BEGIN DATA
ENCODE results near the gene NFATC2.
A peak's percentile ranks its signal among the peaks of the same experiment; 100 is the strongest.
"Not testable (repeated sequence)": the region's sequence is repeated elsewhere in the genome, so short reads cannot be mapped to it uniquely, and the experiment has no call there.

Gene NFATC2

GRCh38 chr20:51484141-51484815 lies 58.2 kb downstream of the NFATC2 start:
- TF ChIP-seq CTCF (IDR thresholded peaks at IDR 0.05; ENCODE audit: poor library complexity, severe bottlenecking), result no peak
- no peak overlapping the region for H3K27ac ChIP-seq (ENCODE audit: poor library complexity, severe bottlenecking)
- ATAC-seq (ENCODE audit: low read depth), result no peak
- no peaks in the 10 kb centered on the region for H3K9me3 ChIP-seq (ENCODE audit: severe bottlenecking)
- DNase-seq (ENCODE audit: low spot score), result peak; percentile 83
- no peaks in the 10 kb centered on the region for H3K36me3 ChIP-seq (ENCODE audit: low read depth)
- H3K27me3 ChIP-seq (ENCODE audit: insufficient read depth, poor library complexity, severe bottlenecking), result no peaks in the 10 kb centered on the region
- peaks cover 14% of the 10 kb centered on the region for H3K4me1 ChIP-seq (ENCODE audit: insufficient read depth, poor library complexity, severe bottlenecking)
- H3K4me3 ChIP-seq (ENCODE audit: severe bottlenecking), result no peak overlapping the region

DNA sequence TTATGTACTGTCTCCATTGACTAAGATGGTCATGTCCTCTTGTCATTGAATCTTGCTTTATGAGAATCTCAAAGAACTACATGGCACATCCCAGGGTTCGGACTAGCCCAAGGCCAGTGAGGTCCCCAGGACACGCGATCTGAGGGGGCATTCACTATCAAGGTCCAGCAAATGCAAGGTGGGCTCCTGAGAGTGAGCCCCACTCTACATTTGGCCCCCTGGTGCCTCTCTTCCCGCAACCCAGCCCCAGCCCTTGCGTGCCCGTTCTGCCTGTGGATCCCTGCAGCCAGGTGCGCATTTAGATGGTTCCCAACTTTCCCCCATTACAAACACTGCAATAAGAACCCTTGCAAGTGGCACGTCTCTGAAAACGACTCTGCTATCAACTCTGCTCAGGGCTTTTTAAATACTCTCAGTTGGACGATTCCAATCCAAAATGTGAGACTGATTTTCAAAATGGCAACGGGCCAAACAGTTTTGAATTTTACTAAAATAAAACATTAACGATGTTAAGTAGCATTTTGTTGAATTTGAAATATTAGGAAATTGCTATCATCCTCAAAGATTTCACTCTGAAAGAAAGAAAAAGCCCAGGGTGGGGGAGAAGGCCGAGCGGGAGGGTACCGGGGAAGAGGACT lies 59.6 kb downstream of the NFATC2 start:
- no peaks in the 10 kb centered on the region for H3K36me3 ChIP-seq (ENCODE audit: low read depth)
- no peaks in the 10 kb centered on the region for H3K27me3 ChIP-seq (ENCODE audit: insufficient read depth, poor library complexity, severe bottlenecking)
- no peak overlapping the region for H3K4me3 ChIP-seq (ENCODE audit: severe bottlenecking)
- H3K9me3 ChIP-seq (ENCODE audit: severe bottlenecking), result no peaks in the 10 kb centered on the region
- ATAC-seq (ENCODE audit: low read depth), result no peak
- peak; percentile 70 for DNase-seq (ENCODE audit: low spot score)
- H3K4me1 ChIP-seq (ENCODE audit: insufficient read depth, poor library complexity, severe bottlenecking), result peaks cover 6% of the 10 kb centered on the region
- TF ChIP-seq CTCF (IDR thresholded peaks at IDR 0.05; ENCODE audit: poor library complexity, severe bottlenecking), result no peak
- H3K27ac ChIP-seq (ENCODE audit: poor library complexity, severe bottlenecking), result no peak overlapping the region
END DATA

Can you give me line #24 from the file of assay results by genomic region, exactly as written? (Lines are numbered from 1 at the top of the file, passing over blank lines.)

- H3K27ac ChIP-seq (ENCODE audit: poor library complexity, severe bottlenecking), result no peak overlapping the region